Inspired by The Penventory’s Post on creating a correspondence box, and the fact that I’m miles behind on International Correspondence Writing Month, I got out my own correspondence kit and had a bit of a tidy up. Below, predictably, are the photographs. Continue reading
For Windows desktop, LifeHacker recommends ForceDraft, which is a very simple word processor that won’t let you our until you’ve hit a word count or time target. Like Write or Die, but less of the die.
It’s been a monster of a month. I’ve never hand-written a full NaNo before. In fact, I’ve barely hand-written anything since my A level exams. I do a lot of notes, here and there, but nothing full length, nothing where I had committed to doing it old school. It got to the stage where I was preparing to hammer out a fast 1000 words on the computer to get me over the line, but I persevered.
Of course, it’s not good, doesn’t make sense, and is barely legible. It needs serous editing. And I’m happy to be able to return to the real world, do something else with my time than fill page after page with minute handwriting.
But I also want to drag the notebook out and add another scene, explore my character’s home and life some more.
I’ll be back tomorrow. Last time I saw him, he was crying in his mum’s arms. I can’t leave him like that now, can I?
Once upon a time, I insisted that I had no brand loyalty. I bought whatever was most convenient, in everything.
Now, however, I go for Nexus phones, Punch Studios for my storage, and Eccolo for my notebooks. That stack there is all Eccolo. Three of the turquoise ones, actually, are completely identical, and I have duplicates in the office of the bottom one and the white and gold. Yep, that’s not even my complete collection. Continue reading
A couple of weeks ago I raided the library of all the books on creative writing they had. Well, that’s not quite true, because most of my pile was books on cricket, but there were many, many writing guides, too. Write a Novel and Get it Published was one of them. It’s small and easy to carry around, and so I stuck it in my bag for a train journey. When I got home, I bought my own copy.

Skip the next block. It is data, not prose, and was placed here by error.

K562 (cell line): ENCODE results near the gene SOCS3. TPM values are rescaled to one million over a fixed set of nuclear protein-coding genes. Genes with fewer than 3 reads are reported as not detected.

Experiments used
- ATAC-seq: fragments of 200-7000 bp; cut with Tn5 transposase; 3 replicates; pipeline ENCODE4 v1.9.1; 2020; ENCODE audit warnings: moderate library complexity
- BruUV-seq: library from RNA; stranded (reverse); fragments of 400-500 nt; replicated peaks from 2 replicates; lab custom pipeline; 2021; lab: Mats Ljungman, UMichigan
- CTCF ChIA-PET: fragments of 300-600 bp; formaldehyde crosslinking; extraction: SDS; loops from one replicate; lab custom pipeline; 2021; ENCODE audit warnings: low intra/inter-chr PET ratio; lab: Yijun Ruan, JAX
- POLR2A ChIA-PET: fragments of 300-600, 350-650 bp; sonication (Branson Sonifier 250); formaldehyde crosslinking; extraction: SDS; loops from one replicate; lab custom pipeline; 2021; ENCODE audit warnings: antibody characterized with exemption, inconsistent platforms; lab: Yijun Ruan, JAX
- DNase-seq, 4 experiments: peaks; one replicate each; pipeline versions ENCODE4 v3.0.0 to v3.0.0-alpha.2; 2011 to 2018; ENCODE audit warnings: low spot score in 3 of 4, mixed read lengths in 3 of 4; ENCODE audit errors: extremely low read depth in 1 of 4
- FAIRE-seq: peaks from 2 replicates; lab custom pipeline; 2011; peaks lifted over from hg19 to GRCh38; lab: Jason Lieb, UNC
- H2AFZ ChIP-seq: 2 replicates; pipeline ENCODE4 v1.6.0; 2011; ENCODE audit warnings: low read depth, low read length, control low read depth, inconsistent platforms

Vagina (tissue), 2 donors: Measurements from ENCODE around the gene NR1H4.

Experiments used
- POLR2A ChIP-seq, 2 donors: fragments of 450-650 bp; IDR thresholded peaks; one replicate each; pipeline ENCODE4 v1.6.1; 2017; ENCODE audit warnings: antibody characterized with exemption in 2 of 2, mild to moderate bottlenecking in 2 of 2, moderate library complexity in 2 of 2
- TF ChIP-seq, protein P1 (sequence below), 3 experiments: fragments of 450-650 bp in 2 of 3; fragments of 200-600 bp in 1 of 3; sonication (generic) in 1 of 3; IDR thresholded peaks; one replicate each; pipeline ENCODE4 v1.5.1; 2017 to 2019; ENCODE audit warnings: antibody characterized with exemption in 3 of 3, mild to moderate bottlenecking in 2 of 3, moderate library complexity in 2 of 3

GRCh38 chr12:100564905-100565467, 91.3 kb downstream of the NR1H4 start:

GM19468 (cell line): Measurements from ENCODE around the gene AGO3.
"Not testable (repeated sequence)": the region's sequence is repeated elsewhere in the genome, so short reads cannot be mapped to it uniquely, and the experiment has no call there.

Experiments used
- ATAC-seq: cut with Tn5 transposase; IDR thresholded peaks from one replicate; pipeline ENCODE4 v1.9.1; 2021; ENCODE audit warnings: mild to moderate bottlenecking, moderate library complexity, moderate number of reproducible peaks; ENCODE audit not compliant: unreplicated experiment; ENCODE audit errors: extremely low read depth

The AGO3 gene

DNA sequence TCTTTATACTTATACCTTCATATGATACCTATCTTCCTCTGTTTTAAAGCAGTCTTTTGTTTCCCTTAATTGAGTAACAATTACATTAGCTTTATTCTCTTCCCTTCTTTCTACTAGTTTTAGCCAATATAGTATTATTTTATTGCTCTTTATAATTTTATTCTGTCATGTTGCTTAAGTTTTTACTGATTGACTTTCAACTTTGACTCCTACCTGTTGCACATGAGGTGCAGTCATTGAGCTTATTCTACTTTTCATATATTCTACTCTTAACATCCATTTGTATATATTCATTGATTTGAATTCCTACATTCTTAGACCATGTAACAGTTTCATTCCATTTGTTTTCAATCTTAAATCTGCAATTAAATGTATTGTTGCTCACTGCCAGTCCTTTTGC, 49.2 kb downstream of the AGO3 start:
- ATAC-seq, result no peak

I’ve not even got that far through it. Planning for NaNo and just being on holiday distracted me. I didn’t need to, though, because it is from this book that the eight point arc of which I am so fond came. The arc, if you don’t know, goes something like:
Stasis : Trigger : Quest : Surprise : Critical Choice : Climax : Reversal : Resolution
I have a brilliant explanation of it in one of my notebooks, currently lost in the forgotten civilisation that I call a desk. It was witty and sarcastic, though, so you’ll just have to imagine it.
I’ve been using this structure since I found it floating around on the internet, but it still seems relatively unknown. Today, though, I got the best example of why it’s so good and why everyone should know it.
I was sitting at the kitchen table, pen in one hand, kitten fighting with the other, and breaking my summary down into key events. With each one down in black and white, I then turned to my eight point arc, one for each act of the story, and started plugging in the events. And in my second act, which seemed a bit long, it turned out that there were two surprised and two critical choices.
So I stared at them for a bit, and then I took my pen and crossed out a whole plotline, because it didn’t need to be there.
By layout out what I needed from the story, I was able to see that that whole plotline was not just irrelevant, but was downright unhelpful. If it had indeed been a driving force in the story, and had forced a critical choice, my story would have ended differently. Based on the choice he was forced to make there, it was only chance that kept him in England, rather than fleeing to the Antipodes. He shouldn’t have got the job that introduced him to his love interest, brought his best friend back to him, and ultimately (although this isn’t in the novel) gets him his childhood dream come true. And I couldn’t work out why he did. It shouldn’t have worked, but by some hand-waved arrangement it did.